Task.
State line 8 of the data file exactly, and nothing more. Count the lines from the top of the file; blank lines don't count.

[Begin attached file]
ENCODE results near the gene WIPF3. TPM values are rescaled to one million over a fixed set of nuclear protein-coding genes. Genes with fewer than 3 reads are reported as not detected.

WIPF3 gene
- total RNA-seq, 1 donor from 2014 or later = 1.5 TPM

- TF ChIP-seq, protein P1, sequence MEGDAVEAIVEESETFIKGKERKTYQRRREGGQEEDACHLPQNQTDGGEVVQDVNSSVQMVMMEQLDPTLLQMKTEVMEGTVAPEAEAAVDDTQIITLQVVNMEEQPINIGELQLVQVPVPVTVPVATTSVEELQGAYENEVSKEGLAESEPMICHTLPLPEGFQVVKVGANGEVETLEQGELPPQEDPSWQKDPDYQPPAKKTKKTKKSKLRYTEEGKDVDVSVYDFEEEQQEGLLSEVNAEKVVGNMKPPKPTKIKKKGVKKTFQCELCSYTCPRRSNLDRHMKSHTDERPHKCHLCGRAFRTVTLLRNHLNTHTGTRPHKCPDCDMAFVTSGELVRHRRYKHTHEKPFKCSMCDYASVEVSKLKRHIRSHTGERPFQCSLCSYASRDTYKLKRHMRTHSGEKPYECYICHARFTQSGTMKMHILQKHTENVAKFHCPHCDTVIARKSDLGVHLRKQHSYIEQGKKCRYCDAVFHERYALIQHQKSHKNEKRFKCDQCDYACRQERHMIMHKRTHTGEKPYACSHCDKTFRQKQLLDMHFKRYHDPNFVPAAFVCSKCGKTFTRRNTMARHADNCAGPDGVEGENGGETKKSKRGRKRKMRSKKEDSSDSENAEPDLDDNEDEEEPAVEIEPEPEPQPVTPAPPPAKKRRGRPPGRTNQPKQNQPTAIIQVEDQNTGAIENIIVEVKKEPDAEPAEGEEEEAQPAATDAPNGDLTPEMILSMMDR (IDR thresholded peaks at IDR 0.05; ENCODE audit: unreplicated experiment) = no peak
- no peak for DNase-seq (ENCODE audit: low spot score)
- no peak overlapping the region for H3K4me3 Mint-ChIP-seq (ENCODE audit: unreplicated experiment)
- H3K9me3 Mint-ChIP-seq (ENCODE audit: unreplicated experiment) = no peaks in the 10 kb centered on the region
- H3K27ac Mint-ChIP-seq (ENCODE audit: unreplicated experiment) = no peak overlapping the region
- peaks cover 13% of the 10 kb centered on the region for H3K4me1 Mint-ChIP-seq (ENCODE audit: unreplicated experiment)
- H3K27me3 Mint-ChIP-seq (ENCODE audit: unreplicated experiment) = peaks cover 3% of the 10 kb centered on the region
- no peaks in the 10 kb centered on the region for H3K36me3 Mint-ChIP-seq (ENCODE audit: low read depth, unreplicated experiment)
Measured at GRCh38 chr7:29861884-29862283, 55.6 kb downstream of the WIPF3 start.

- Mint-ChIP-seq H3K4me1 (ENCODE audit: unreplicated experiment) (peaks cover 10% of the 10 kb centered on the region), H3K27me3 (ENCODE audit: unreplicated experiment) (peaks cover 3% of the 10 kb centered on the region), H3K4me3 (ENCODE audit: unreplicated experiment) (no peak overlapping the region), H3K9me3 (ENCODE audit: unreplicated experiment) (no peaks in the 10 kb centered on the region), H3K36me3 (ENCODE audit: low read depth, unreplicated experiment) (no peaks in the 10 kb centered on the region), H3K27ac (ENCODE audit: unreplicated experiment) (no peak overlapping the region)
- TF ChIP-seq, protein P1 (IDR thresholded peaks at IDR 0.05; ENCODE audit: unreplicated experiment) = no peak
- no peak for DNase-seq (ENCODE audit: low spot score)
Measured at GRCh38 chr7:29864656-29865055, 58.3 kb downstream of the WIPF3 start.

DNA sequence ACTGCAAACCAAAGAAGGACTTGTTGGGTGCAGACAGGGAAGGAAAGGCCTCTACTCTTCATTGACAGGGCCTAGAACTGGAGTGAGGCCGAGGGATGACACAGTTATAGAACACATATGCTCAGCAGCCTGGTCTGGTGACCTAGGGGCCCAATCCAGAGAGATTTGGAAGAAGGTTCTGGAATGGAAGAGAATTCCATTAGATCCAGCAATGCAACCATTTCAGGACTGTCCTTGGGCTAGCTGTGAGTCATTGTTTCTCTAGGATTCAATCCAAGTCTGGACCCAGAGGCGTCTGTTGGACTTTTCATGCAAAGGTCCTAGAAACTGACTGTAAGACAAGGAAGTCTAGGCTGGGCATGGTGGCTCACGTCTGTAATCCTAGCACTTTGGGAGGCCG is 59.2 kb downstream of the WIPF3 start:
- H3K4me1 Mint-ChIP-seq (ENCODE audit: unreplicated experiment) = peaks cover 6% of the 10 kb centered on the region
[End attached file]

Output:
- H3K27ac Mint-ChIP-seq (ENCODE audit: unreplicated experiment) = no peak overlapping the region